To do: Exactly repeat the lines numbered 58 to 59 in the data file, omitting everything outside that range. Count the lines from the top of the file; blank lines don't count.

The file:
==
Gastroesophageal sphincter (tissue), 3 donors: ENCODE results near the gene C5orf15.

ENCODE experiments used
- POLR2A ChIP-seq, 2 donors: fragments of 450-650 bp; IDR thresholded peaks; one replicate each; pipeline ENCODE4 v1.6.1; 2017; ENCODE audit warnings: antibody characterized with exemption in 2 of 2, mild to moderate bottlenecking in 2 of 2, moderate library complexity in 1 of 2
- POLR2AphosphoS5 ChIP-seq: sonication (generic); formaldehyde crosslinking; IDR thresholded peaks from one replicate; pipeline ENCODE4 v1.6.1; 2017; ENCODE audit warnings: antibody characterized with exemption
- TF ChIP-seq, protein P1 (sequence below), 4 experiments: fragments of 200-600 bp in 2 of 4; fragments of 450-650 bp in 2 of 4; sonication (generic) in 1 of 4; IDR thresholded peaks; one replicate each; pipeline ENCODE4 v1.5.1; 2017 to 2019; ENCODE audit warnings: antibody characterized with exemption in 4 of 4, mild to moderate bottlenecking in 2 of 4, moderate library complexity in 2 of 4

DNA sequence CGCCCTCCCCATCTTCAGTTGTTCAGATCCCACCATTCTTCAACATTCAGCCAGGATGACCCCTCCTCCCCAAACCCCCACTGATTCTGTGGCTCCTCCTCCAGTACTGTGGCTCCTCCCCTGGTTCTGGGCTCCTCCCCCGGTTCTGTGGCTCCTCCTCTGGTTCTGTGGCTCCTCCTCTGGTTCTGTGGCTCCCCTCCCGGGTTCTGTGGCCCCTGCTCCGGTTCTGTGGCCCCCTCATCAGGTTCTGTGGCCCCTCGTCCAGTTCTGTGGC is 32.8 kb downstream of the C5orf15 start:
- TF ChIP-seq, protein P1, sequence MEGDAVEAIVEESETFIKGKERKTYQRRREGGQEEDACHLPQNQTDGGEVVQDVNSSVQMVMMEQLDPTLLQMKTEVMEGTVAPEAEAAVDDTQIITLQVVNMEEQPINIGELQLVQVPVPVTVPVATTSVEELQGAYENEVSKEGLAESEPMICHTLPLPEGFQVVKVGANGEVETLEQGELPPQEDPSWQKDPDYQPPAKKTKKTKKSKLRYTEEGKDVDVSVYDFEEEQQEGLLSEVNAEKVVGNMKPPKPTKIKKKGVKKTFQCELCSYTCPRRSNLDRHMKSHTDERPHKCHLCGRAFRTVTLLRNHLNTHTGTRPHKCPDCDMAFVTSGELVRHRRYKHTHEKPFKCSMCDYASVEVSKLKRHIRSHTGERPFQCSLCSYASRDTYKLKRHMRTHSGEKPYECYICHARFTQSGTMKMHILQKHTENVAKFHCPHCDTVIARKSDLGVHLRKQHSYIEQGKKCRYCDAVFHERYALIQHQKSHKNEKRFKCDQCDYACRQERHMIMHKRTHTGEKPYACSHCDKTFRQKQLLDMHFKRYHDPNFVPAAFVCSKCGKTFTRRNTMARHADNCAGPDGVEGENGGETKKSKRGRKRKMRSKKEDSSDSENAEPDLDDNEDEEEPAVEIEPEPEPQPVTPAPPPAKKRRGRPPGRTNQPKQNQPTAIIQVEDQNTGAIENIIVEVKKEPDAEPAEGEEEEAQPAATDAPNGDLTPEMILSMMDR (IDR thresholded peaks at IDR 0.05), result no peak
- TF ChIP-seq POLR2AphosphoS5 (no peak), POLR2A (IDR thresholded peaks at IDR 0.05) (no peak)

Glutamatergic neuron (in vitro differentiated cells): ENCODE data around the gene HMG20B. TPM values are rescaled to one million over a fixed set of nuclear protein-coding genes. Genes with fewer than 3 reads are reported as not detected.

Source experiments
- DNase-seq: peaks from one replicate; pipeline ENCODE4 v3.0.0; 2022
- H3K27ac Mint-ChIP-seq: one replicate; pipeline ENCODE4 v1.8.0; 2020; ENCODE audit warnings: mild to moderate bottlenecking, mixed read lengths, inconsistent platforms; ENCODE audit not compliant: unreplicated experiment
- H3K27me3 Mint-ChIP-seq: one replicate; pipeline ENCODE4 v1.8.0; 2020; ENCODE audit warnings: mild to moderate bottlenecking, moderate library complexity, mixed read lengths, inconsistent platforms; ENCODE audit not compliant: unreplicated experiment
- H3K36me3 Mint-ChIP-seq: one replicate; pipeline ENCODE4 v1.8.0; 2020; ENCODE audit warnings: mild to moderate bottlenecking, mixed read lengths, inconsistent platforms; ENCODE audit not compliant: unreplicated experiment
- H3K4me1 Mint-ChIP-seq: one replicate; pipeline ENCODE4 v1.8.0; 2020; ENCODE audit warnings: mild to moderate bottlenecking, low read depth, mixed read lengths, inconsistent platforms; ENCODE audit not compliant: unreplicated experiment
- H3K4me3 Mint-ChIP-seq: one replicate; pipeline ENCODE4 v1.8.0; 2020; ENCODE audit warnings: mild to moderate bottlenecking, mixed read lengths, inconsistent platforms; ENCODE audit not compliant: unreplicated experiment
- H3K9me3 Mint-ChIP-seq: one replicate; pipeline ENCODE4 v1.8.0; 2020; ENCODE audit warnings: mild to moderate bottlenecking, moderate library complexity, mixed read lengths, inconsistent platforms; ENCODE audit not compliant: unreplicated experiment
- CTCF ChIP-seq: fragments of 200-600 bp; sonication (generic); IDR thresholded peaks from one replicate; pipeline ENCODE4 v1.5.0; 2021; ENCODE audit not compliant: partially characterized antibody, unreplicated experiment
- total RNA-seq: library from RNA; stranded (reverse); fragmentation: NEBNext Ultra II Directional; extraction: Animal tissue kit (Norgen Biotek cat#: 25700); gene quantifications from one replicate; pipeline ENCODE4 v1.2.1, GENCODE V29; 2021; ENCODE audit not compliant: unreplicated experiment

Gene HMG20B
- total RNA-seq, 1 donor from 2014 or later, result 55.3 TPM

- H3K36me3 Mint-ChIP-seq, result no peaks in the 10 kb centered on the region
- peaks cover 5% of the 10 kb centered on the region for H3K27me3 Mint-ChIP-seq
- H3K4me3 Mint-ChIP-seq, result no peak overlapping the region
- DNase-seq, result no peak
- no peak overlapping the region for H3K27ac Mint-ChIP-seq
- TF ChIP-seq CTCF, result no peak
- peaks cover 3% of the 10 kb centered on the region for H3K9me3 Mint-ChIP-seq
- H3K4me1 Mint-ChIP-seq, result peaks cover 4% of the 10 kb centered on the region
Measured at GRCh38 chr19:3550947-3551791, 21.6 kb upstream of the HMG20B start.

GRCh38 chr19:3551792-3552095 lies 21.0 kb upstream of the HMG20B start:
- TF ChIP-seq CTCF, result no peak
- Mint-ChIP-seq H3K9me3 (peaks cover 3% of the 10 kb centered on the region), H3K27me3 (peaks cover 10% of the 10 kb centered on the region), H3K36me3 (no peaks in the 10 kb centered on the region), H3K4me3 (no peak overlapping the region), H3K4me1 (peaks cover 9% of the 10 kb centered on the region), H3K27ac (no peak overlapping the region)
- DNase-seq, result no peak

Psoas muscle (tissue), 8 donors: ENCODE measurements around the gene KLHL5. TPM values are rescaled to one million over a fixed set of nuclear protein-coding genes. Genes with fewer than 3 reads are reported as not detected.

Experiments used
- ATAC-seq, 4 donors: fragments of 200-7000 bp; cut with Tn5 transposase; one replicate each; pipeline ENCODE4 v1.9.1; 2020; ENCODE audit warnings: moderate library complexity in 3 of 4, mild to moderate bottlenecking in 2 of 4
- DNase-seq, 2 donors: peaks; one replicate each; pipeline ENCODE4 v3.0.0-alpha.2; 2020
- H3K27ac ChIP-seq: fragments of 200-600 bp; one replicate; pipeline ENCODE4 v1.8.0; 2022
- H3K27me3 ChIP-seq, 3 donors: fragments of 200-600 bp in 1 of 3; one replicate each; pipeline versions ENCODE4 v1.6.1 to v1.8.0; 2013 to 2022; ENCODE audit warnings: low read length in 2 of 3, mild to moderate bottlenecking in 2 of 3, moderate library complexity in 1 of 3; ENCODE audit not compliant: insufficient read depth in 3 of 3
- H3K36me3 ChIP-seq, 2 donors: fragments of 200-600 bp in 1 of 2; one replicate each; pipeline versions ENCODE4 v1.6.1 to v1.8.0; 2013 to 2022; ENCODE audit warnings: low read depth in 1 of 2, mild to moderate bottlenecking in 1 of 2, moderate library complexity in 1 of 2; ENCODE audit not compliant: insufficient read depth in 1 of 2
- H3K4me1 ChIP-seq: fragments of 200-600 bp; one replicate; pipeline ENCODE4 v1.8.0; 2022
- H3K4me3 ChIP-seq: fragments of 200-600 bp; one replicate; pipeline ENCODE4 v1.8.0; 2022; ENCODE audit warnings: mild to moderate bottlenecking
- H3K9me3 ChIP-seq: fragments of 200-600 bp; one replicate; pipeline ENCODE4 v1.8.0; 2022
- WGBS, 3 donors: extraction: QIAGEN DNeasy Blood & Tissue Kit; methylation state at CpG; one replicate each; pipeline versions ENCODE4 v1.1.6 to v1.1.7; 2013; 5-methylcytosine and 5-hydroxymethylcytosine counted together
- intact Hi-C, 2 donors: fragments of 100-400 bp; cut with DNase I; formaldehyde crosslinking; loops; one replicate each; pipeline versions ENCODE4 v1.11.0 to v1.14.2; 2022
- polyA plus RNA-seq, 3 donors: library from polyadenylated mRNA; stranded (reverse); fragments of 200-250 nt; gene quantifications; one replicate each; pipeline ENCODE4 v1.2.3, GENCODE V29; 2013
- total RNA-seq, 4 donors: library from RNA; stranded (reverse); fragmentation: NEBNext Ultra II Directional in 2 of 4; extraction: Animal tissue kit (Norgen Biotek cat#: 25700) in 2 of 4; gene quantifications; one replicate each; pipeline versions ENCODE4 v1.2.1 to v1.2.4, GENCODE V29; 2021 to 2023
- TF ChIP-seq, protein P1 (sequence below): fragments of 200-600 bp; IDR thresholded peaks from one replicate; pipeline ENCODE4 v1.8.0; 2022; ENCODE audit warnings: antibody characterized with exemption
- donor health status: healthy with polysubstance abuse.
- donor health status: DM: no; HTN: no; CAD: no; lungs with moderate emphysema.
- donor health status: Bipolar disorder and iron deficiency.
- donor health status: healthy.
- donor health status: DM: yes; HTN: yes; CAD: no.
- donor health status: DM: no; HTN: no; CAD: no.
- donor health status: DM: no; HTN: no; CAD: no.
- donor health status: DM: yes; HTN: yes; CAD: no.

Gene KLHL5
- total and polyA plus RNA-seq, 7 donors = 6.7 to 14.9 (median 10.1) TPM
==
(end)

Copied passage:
Gene KLHL5
- total and polyA plus RNA-seq, 7 donors = 6.7 to 14.9 (median 10.1) TPM